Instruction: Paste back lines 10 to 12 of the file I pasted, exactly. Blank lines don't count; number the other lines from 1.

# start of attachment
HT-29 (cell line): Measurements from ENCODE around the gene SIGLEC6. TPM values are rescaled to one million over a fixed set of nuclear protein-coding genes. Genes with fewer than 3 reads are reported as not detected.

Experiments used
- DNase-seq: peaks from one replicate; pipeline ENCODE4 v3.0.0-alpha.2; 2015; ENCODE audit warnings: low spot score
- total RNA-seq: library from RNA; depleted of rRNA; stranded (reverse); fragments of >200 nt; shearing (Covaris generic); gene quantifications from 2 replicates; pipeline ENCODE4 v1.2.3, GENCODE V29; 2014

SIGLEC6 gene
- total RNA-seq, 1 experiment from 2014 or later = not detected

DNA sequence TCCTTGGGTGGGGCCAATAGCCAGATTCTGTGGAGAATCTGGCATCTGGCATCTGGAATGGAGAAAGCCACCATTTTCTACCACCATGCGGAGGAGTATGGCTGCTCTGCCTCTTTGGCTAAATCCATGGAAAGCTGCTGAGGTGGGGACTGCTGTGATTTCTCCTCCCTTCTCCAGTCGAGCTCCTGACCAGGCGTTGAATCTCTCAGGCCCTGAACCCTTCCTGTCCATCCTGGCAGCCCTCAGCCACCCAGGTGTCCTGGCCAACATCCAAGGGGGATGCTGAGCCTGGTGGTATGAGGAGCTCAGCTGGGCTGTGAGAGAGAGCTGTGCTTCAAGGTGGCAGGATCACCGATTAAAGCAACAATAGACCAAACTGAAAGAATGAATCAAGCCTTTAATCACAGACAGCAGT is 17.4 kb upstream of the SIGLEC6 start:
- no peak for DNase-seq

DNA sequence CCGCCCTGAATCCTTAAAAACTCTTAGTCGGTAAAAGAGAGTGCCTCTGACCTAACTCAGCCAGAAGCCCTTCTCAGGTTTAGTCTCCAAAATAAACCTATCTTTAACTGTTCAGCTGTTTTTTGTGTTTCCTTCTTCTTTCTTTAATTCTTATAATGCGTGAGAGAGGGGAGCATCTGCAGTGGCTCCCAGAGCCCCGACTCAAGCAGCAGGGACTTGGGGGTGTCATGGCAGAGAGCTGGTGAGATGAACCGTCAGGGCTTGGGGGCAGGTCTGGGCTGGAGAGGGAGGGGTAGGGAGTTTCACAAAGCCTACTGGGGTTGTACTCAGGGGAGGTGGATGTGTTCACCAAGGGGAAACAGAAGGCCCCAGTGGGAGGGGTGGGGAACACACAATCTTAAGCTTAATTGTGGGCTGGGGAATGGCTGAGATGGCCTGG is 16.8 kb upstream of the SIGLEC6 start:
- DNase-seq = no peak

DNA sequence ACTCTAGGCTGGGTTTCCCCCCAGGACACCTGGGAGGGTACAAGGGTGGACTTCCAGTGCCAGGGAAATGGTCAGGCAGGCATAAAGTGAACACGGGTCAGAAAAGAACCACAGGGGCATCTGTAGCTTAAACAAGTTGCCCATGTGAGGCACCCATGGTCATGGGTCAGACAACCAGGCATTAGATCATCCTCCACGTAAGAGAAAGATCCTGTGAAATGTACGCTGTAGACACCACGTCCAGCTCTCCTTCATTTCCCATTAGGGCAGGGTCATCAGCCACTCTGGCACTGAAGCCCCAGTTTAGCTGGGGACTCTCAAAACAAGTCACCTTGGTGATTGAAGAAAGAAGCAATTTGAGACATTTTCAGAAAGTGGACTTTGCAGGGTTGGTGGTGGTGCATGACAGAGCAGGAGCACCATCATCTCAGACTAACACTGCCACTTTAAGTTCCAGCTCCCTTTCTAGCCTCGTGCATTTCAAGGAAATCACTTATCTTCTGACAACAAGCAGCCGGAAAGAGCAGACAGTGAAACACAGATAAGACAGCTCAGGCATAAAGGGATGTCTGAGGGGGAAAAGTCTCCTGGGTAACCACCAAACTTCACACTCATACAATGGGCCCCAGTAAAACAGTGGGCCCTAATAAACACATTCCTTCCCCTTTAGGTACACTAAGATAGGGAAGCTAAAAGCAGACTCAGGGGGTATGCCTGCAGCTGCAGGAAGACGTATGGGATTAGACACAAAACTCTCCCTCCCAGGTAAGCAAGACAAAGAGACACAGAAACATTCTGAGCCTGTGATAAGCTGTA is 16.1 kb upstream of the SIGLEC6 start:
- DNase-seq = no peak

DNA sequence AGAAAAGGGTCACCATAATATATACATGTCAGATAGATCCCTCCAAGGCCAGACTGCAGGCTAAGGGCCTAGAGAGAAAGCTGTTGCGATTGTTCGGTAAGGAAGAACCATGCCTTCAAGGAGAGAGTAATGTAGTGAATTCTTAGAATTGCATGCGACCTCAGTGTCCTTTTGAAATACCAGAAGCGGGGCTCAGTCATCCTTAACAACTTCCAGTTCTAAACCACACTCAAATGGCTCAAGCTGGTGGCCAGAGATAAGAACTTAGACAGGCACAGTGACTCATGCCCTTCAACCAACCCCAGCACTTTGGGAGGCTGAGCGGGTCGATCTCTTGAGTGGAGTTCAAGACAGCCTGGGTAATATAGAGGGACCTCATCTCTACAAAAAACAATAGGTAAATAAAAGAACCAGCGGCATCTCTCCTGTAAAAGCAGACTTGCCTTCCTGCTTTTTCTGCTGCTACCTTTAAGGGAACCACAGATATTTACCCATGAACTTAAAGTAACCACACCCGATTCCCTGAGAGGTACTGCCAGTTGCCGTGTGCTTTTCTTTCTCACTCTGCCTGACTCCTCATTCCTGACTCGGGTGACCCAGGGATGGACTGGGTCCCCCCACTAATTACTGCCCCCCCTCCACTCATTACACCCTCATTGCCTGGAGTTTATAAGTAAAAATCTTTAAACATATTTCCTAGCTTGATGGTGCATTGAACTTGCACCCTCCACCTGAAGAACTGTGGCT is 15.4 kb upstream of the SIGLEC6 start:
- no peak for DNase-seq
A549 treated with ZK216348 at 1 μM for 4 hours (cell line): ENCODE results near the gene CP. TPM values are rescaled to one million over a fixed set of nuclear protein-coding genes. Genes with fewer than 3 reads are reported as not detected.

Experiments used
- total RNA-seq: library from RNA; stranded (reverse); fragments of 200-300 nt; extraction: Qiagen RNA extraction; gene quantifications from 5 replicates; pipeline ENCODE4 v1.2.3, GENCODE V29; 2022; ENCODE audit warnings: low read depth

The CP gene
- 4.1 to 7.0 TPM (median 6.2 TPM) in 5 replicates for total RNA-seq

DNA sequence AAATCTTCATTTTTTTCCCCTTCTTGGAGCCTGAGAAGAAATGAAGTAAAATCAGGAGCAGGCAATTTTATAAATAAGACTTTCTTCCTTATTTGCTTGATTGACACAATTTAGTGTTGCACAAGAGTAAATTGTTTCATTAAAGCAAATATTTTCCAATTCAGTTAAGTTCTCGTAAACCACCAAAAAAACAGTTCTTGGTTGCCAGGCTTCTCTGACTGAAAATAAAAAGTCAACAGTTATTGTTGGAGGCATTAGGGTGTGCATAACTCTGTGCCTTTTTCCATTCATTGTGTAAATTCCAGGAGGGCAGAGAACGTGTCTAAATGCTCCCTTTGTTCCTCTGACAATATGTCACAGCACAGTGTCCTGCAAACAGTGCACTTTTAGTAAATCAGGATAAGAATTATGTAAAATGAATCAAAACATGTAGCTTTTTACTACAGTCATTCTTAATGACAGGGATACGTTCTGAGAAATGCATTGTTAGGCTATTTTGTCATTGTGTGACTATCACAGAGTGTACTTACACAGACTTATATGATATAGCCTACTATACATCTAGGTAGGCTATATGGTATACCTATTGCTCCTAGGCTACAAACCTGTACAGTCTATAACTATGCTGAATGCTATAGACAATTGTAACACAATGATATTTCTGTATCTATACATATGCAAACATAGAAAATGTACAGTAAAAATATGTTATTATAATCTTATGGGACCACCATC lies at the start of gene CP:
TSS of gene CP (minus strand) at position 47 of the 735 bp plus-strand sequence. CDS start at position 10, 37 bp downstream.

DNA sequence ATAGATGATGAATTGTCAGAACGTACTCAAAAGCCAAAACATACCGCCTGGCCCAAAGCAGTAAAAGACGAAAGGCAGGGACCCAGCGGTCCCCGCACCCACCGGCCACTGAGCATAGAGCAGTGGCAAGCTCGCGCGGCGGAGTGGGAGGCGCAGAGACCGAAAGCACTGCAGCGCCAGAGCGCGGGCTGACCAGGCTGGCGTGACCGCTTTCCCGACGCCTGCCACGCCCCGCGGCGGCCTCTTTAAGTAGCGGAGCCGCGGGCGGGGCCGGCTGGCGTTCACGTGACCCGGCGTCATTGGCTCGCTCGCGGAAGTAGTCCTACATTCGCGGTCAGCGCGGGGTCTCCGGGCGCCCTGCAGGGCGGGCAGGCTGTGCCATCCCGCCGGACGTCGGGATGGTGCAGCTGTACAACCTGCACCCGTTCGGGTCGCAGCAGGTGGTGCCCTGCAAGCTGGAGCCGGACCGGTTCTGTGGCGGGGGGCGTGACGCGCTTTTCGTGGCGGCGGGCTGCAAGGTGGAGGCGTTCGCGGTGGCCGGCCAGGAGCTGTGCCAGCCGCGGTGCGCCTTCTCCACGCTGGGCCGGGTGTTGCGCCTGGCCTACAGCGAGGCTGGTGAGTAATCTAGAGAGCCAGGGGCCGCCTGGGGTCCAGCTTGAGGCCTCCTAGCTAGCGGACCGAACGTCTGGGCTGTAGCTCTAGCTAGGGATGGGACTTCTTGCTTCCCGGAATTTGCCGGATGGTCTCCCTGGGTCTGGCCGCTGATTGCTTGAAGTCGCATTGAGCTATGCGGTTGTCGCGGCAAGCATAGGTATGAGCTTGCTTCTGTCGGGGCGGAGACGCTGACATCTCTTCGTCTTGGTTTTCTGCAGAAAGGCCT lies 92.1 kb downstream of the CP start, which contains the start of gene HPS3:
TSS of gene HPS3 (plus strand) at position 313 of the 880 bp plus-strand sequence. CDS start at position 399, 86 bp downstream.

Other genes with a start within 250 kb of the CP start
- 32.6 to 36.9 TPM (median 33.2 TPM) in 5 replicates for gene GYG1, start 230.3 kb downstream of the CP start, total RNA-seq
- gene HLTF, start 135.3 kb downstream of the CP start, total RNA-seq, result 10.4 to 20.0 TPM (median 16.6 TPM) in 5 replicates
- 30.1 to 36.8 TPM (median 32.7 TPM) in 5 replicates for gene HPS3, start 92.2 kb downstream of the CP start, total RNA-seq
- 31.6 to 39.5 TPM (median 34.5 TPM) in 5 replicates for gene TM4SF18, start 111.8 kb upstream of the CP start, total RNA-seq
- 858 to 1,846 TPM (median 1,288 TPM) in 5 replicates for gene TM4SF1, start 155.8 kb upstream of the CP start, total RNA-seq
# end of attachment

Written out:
- DNase-seq = no peak

DNA sequence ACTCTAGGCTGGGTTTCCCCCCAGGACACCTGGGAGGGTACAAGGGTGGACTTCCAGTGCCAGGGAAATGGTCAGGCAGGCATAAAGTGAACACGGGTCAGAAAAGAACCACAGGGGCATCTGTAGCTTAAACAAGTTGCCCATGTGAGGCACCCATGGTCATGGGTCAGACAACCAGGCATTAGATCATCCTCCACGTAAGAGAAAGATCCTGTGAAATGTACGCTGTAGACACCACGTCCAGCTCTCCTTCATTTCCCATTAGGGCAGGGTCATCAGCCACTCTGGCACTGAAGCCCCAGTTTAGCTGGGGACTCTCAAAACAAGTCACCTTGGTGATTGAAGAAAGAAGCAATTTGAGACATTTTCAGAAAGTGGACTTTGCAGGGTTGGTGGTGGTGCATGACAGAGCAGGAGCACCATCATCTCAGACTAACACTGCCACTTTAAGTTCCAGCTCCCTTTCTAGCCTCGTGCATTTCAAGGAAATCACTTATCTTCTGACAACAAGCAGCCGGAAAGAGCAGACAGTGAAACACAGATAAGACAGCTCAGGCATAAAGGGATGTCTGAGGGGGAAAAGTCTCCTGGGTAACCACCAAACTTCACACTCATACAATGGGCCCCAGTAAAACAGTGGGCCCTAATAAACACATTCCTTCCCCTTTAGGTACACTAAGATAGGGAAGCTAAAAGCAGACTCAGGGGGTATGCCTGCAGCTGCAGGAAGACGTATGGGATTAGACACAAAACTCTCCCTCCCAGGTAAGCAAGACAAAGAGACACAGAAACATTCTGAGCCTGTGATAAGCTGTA is 16.1 kb upstream of the SIGLEC6 start:
- DNase-seq = no peak